How I escaped the living hell of being a musician in 2019


How I escaped the living hell of being a musician in 2019

“What is the most important platform for an artist to look good on?” Almost all of my seasoned music industry friends responded to this question with “Instagram and Spotify.” I hadn’t released any music in 2 years and I didn’t want my grand return efforts focused in the wrong places.

I began getting more active on Instagram and assembling the hieroglyphic scriptures about Spotify playlisting. All of this seemed par for the music hustle. I have had some skin in the game for nearly 20 years now.

I welcome the hustle. But this shit is different.

A castle under siege becomes a prison.

These platforms are soul-sucking nightmare worms that know me better than I know myself. Every post counts! A castle gets built one brick (like/ follower/ view) at a time!

Vanity metrics quickly became vague shackles, and I found myself spending less time and thought energy on my own normal routines. I saw myself thinking and acting life out for performance on these platforms. Anything to reinforce my dream! After all, this is the most important thing a musician can do in 2019 right?

The trap of social media is alluring. A big open platform offers the possibility of discovery. However, fighting algorithms with the delicious carrot of virality hanging just out of reach gets incredibly depressing.

So I began looking for wider nets to cast. “Spend money on ads”: the most common marketing advice for budding musicians. Translation: Give your art away for free and pay for people to see it hoping that you are worthy. Depressing.

Successfully “converting” a follower on one of these platforms isn’t all that great either. I have about 6,000 Instagram followers at the time of this writing, and my BEST post only reaches 1,900 of them organically.

Spotify is no better. Plays and saves generate opportunities for algorithmic distribution. If my track doesn’t find its way on to a playlist or 10, it is as good as dead in the water. Effectively I need access to playlists (external curators) to get access to playlists.

I started to see and feel the confines of my algorithmic cages. I am fortunate here because I know a lot of artists that just write themselves off wholly based on vanity metrics. This is obviously unhealthy.

These platforms are also subject to their own internal struggles and misgivings. Myspace just lost 50 million songs from over 14 million artists. How much effort was lost there? Not only via the actual works but the blood sweat and electronic tears spent building a profile within their community?

As the fire of my discontent raged on, I started taking steps backward in an attempt to see a bigger picture. I spotted something that changed the game for me.

Platforms should be funnels that lead to my own community.

I noticed a glaring issue: I can’t send a message that successfully finds its way to every single person that really cares about my music. I don’t have a way to consistently communicate with my fans, and my fans don’t have a way to communicate with each other either. I don’t have a community!

Ah-ha! These platforms should be seen as the mouth of a funnel that ultimately leads a new fan into the open arms of my community. A community that I can interact with as often as Id like. This realization provided some immediate comfort. I was missing the entire foundation of my house!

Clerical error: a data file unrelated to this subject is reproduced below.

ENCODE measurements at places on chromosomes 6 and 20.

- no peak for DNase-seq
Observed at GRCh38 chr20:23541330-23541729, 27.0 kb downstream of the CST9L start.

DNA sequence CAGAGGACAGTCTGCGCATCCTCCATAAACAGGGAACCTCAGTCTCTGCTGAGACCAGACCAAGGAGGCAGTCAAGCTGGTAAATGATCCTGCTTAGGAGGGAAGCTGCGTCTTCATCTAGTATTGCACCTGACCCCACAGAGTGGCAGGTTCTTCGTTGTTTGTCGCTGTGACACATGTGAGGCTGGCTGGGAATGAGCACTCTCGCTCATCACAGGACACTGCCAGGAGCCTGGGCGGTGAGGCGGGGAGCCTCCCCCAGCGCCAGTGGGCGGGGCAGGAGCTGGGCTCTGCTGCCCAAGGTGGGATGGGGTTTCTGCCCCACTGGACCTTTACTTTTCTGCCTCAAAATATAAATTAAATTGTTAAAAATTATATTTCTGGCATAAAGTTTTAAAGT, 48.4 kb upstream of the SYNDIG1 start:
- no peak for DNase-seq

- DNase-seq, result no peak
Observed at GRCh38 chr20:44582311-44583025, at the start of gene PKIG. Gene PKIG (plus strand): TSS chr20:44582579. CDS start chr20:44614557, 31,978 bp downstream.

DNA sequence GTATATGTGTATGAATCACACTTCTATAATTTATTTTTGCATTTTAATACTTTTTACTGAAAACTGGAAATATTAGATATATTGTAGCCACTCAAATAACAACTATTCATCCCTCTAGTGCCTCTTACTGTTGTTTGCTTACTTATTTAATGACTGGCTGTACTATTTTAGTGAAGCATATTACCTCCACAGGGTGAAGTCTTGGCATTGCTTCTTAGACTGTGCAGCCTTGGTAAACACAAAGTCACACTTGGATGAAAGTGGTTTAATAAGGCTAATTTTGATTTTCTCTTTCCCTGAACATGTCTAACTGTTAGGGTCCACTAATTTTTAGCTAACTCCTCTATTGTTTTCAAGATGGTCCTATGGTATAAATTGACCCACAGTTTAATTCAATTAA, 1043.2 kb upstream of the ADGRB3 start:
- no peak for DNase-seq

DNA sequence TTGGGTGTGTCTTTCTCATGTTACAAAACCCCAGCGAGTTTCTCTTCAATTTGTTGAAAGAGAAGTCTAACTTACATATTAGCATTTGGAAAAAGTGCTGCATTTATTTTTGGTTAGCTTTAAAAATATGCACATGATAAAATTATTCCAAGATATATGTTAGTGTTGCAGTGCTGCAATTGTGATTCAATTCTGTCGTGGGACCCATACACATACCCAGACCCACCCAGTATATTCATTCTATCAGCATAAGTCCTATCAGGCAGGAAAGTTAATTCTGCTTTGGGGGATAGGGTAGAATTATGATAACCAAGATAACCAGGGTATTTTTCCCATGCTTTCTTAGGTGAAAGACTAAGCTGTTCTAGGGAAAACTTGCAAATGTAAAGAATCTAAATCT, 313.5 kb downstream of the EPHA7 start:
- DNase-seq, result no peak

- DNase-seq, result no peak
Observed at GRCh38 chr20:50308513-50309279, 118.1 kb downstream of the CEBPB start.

I can promote my work through social networks, and if a new fan finds me they should be able to identify and join my community on the spot! I just have to give them something valuable to sink their teeth into! And most importantly, I have to get them off of a transactional platform ASAP so I can dictate the terms of my communication with them.

Once a community is established, they can help spread the word and assist with organic growth across all channels. Plus, I get to make a bunch of new like-minded friends!

Furthermore, once my community has been established, it is my intention to paywall my exports with a very minimal fee. I feel like this is an integral part of the puzzle. I want to provide valuable commodities, and I also expect to be paid fairly for my contribution… is that so bad?

I feel like I have a fresh pair of eyes looking at the industry landscape. It’s so easy to see who understands this community concept.

Acts like Bassnectar, Griz, Excision, Pretty Lights, and San Holo have been staples of the commercial electronic music scene. While genres and trends have changed the community for these acts have continued to grow and thrive.

Each of these artists wields a different approach to their community building efforts. Griz, for instance, has a community of “liberators” that meet up with him in cities across the world to execute philanthropic tasks locally. The communities are often reflections of the core values of each artist. I think this is really exciting.

Having the opportunity to create a space that reflects my own values and artistic vision to nurture and grow feels so good. Sure, I have a lot of work to do. Building a vibrant community almost certainly requires that I give WAY more than I receive for a long time. But at least the pay off is directly proportionate to my own efforts.

So now here I am asking myself questions like:

What does the community look like? 
What value can I bring to the community?
What are my artistic values?
What are the goals of the community?
Where is the best place for my community to thrive?
What are the best techniques for growing a healthy community?

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I am reading two books right now about the subject. Tribes by Seth Godin and Building Successful Online Communities by Robert E. Kraut.

I hope this helps get the wheels turning!